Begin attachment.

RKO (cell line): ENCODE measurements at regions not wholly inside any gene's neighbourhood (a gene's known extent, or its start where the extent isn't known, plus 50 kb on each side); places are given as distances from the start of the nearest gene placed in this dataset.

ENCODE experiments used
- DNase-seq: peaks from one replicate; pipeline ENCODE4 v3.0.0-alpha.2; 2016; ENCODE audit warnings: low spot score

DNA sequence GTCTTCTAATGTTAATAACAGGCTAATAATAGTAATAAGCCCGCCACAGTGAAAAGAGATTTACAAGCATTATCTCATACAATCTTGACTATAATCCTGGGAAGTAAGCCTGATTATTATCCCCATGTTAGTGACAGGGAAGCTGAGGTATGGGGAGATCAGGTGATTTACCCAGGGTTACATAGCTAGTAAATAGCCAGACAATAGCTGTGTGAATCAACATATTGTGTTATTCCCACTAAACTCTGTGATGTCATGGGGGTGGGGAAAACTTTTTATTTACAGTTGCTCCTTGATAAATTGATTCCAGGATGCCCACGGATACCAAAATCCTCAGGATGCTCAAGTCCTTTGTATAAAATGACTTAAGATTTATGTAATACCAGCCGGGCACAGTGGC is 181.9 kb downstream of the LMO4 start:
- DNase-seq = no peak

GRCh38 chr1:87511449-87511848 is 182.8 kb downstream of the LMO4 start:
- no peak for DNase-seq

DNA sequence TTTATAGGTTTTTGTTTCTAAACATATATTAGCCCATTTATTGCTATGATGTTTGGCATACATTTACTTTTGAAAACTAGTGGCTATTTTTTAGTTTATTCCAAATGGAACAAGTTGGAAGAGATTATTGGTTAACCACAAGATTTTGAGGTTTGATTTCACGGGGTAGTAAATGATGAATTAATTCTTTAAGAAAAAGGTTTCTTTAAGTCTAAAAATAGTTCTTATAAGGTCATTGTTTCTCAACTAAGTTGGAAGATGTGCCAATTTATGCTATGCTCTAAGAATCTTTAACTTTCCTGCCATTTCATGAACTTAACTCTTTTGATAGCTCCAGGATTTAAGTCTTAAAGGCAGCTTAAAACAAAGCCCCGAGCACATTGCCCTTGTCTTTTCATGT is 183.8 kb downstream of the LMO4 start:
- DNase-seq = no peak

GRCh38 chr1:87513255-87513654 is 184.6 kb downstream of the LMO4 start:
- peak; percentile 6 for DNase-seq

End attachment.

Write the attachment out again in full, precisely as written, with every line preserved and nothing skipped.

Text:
RKO (cell line): ENCODE measurements at regions not wholly inside any gene's neighbourhood (a gene's known extent, or its start where the extent isn't known, plus 50 kb on each side); places are given as distances from the start of the nearest gene placed in this dataset.

ENCODE experiments used
- DNase-seq: peaks from one replicate; pipeline ENCODE4 v3.0.0-alpha.2; 2016; ENCODE audit warnings: low spot score

DNA sequence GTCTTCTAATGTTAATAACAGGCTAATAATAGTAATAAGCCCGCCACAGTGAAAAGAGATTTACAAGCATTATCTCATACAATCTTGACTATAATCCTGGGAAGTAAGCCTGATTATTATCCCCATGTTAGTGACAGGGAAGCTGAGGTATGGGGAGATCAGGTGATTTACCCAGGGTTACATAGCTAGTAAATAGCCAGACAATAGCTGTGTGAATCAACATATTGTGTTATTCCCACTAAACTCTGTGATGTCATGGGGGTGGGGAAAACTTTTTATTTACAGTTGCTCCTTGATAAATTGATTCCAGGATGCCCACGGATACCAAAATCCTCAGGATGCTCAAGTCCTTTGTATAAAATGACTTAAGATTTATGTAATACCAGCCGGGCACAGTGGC is 181.9 kb downstream of the LMO4 start:
- DNase-seq = no peak

GRCh38 chr1:87511449-87511848 is 182.8 kb downstream of the LMO4 start:
- no peak for DNase-seq

DNA sequence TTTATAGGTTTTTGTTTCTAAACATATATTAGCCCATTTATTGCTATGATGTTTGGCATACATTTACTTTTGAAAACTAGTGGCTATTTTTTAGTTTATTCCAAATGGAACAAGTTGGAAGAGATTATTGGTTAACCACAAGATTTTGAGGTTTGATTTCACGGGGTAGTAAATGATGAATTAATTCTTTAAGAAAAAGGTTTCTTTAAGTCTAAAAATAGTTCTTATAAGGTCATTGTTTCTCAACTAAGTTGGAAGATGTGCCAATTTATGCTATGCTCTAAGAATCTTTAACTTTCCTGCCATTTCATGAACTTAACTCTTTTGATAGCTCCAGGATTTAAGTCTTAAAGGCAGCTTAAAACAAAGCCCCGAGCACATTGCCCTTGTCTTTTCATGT is 183.8 kb downstream of the LMO4 start:
- DNase-seq = no peak

GRCh38 chr1:87513255-87513654 is 184.6 kb downstream of the LMO4 start:
- peak; percentile 6 for DNase-seq